Saturday, June 28, 2014

Islamic Extremism Isn't Our Fault

This blog quoted Bernard Lewis, at 98 known as “the West’s greatest scholar of Islam,” on why the West’s struggle with Islam presents us such difficulties. Islam is determined to prevail, and in the struggle, Lewis posited in a 2007 lecture, Muslims:
have certain clear advantages. They have fervor and conviction, which in most Western countries are either weak or lacking. They are self-assured of the rightness of their cause, whereas we spend most of our time in self-denigration and self-abasement. They have loyalty and discipline, and perhaps most important of all, they have demography, the combination of natural increase and migration producing major population changes, which could lead within the foreseeable future to significant majorities in at least some European cities or even countries.
Lewis notes, however, that the West also has some advantages, especially knowledge and freedom.

Walter Russell Mead, a senior fellow at the Council on Foreign Relations, sums up the West’s present day failure to counter Islamic extremism, a bleak picture he chastises the media for ignoring, possibly at our peril:
few in the mainstream press seem interested in tracing the full and ugly course of the six years of continual failure that dog the footsteps of the hapless Obama team in a region the White House claimed to understand. Nothing important has gone right for the small and tightly knit team that runs American Middle East policy. Most administrations have one failure in Israeli-Palestinian peacemaking; this administration has two, both distinctly more ignominious and damaging than average. The opening to the Middle East, once heralded by this administration as transformative, has long vanished; no one even talks about the President’s speeches in Cairo and Istanbul anymore, unless regional cynics are looking for punch lines for bitter jokes. The support for the “transition to democracy” in Egypt ended on as humiliating a note as the “red line” kerfuffle in Syria. The spectacular example of advancing human rights by leading from behind in Libya led to an unmitigated disaster from which not only Libya but much of north and west Africa still suffers today.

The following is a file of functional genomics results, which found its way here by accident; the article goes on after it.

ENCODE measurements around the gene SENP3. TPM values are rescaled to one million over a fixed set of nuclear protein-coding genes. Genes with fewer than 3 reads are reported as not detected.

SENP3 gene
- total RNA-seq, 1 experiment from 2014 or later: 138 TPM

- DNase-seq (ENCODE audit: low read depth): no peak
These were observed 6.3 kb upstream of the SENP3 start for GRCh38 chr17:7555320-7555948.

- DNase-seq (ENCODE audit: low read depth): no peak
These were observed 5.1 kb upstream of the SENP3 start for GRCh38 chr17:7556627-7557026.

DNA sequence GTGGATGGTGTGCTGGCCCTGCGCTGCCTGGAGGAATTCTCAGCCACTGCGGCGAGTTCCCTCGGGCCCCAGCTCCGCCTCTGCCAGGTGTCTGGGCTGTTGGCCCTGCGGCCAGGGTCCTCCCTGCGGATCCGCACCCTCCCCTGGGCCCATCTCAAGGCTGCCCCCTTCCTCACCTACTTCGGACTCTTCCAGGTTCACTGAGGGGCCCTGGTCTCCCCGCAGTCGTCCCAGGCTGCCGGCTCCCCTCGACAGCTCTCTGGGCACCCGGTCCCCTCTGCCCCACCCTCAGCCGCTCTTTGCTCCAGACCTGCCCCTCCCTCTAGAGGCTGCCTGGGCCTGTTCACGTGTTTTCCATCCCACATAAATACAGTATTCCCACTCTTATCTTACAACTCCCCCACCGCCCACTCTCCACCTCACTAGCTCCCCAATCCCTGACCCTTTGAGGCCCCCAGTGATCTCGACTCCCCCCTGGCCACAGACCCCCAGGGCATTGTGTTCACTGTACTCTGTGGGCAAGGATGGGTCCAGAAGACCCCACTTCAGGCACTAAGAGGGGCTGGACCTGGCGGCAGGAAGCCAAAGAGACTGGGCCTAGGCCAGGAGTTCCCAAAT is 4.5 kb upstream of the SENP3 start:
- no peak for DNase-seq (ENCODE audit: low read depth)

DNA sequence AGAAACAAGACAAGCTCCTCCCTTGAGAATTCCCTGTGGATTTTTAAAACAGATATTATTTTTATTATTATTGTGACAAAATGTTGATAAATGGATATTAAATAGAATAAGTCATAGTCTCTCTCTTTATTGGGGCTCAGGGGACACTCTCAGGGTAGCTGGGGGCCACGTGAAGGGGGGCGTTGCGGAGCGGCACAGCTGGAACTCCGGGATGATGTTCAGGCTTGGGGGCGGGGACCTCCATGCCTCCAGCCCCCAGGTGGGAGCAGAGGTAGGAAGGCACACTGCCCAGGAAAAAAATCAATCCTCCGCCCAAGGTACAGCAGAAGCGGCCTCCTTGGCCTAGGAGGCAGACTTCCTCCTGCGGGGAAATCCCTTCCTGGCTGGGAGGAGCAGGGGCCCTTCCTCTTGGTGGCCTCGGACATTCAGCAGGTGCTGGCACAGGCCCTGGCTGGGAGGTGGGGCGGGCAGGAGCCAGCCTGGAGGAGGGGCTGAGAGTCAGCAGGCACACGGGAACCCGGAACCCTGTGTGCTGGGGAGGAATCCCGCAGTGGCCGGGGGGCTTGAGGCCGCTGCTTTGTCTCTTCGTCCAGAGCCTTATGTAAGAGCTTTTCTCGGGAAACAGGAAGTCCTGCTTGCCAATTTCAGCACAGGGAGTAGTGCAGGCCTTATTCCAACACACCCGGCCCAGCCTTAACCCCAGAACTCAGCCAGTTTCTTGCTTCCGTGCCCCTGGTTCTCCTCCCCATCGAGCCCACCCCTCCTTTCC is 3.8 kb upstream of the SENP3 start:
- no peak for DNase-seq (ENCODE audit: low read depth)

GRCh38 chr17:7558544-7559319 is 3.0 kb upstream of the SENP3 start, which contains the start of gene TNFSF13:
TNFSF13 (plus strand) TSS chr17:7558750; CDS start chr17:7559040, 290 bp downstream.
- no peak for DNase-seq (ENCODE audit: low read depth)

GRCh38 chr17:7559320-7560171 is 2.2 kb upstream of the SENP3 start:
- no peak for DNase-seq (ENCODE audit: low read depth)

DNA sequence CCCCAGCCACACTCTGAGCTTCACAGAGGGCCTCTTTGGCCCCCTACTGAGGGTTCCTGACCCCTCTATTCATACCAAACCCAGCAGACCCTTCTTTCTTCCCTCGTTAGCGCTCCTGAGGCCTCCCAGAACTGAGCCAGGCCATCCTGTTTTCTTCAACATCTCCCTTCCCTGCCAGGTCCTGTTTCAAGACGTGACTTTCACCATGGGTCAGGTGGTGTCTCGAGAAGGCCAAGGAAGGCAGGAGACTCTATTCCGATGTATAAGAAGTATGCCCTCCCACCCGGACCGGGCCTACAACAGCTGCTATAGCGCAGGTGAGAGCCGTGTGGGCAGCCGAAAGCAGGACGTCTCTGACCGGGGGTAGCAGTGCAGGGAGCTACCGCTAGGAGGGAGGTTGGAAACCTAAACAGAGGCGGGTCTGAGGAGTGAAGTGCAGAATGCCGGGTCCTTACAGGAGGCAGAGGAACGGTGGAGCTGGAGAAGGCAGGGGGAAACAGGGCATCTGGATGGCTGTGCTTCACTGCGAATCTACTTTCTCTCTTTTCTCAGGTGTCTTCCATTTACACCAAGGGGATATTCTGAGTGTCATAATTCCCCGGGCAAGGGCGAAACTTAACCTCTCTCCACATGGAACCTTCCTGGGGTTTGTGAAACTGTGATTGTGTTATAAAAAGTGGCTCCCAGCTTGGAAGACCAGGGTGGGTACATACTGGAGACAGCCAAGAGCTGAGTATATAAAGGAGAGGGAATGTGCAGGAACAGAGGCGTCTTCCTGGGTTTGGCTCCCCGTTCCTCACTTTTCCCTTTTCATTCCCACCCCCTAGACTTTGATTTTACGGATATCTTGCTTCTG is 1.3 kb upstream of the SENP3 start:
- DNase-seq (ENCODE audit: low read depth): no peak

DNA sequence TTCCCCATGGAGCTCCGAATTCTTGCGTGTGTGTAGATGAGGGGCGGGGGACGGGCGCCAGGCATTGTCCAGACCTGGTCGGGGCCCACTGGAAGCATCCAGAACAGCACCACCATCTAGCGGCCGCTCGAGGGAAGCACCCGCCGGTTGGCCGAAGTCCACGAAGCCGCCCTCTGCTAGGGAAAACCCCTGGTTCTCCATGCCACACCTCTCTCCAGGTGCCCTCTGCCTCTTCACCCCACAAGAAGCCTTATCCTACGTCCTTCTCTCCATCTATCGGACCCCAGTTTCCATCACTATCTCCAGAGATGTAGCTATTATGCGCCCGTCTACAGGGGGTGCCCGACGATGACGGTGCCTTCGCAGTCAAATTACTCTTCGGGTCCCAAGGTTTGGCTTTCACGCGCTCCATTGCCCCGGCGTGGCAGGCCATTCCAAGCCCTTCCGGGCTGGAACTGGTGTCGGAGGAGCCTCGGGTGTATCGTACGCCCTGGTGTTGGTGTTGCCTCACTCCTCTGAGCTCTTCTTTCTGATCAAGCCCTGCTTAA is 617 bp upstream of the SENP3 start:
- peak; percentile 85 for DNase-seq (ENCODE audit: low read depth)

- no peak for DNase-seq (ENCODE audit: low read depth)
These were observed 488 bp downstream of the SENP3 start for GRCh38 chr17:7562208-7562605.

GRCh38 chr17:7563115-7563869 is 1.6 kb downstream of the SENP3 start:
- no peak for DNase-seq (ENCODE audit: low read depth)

I’m comfortable laying these problems at Obama’s feet, as conservative Mead suggests, but conservative George Will is not. Will recently diagnosed the U.S., not just Obama, as suffering from “Narcissistic Polity Disorder,” a problem identified, Will said, by political science professor Greg Weiner. In an article last year, Weiner linked America’s Narcissistic Polity Disorder directly to the Middle East:
Sectarian violence in the Middle East, an ancient and evidently incurable phenomenon, an American failure? That’s . . . a powerful fantasy, with roots in the same place. . . as narcissistic personality disorder, one of whose hallmarks is the proclivity to interpret foreign events in terms of oneself.  Any event, anywhere, anytime becomes a test of American leadership.
Islamic extremism is an American problem, because it will continue affecting us directly. We have to deal with it. But it’s not centered on us, and certainly not caused by us. It’s in fact larger and deeper than us, a force with which we must live--or die.

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